Do employees unknowingly put their employers in an untenable position by clicking “I accept” to a cloud vendor agreement? When was the last time you carefully read through a complete set of click through terms and conditions before you clicked “accept”?
Yet, every day, your staff or your contractors casually click-through agreements on their way to cloud nirvana. Yes, even in your company – where public cloud use is likely more rampant than you know. The most likely scenario is that your developer orders up a development tool, pays for it with your corporate credit card, blithely accepts the agreement, and gets to work—just like we all do when downloading the latest smartphone app.
And here’s the problem. Some terms in those agreements would make your general counsel’s hair light on fire if they read them.
It’s important these agreements be vetted both for legal weight and to make sure they align with your corporate strategy and values. What ability does the cloud provider have to shut down service without notice, for example? What is the plan should that happen? Is it clear who is responsible for what in case of a data breach? When international, national, or local law conflict over an issue, which prevails? When a click through term conflicts with a broader agreement between vendor and customer, how does that resolve?
Getting these agreements right, of course, is important not only for customers but for the industry as a whole. Before using a company’s services the customer should have clear awareness of legal liabilities around risk and assurances that are “on the paper” of their vendors. In addition to precise and clearly written click through agreements, it’s also helpful for cloud service providers to publicly post their security policies to demonstrate how they are driving higher standards. This transparency can differentiate providers, because potential customers are standing on the sidelines waiting for their security concerns to be addressed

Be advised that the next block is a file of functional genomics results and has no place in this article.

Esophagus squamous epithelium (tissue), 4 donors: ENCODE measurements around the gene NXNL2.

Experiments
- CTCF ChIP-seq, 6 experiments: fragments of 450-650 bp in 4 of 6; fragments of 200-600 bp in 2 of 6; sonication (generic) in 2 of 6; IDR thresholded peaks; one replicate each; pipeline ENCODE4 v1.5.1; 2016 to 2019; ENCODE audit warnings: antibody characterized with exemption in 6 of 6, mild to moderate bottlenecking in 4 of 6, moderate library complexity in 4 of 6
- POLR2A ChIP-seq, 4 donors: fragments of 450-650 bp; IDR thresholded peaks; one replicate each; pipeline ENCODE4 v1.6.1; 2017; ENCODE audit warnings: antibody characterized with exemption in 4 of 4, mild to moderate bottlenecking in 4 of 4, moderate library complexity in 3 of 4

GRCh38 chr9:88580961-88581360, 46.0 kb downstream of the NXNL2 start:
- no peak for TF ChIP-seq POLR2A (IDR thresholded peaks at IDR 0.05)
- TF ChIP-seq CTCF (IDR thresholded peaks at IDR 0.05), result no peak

Slowly, with respect to security standards this situation is improving. In March of this year, Amazon’s AWS Data Processing Agreement was approved by the Article 29 Working Party (WP29), a coalition of European Union data protection authorities. The changes will comfort customers that Amazon uses high standards of security and privacy as their data moves through or outside the EU, according to the company. This is a big step forward in the right direction.
Companies should take a page from Amazon’s playbook and start addressing those customer fears by making sure protections are in place and well understood. But the responsibilities don’t end with cloud services providers. Service users need to work to mitigate these issues by educating employees on the responsibilities these agreements pose and by sharing best industry practices for working in public cloud.
Public cloud has created a very different risk environment for businesses globally. But make no mistake, the burden of responsibility is shared, between the service provider, any third parties, and your company and its employees and contractors. Understanding these risks and defining operational policies to protect the enterprise and its customers are critical, but not a reason to restrict use of public cloud. The economic and innovation benefits are far too attractive to blindly ignore. Find a trusted partner to help you navigate the landscape, but be sure, do not assume a standard click through has your best interests at heart.
Michael Liebow is global managing director for the Accenture (News - Alert) Cloud Platform, a secure, scalable, enterprise-ready cloud integration system that provides management and control over hybrid cloud services. Michael leads a large portion of Accenture's cloud investment, myriad of ecosystem partners, and a global team to build and operate Accenture’s cloud platform business.